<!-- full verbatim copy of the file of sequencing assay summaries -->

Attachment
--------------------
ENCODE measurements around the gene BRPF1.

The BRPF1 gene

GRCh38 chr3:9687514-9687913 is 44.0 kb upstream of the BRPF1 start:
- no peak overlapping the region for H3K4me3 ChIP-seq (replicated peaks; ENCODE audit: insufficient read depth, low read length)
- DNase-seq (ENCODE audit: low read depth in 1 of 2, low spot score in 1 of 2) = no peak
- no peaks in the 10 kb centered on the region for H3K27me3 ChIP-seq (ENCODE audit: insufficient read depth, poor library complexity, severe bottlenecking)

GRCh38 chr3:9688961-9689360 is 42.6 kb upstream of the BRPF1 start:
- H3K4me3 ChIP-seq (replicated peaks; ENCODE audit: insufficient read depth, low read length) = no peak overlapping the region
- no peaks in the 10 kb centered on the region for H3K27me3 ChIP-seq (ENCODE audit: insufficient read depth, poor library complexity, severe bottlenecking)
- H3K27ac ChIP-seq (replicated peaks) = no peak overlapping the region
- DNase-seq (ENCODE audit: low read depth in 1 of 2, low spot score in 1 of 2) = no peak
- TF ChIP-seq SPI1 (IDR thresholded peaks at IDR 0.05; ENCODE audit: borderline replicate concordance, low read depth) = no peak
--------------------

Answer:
ENCODE measurements around the gene BRPF1.

The BRPF1 gene

GRCh38 chr3:9687514-9687913 is 44.0 kb upstream of the BRPF1 start:
- no peak overlapping the region for H3K4me3 ChIP-seq (replicated peaks; ENCODE audit: insufficient read depth, low read length)
- DNase-seq (ENCODE audit: low read depth in 1 of 2, low spot score in 1 of 2) = no peak
- no peaks in the 10 kb centered on the region for H3K27me3 ChIP-seq (ENCODE audit: insufficient read depth, poor library complexity, severe bottlenecking)

GRCh38 chr3:9688961-9689360 is 42.6 kb upstream of the BRPF1 start:
- H3K4me3 ChIP-seq (replicated peaks; ENCODE audit: insufficient read depth, low read length) = no peak overlapping the region
- no peaks in the 10 kb centered on the region for H3K27me3 ChIP-seq (ENCODE audit: insufficient read depth, poor library complexity, severe bottlenecking)
- H3K27ac ChIP-seq (replicated peaks) = no peak overlapping the region
- DNase-seq (ENCODE audit: low read depth in 1 of 2, low spot score in 1 of 2) = no peak
- TF ChIP-seq SPI1 (IDR thresholded peaks at IDR 0.05; ENCODE audit: borderline replicate concordance, low read depth) = no peak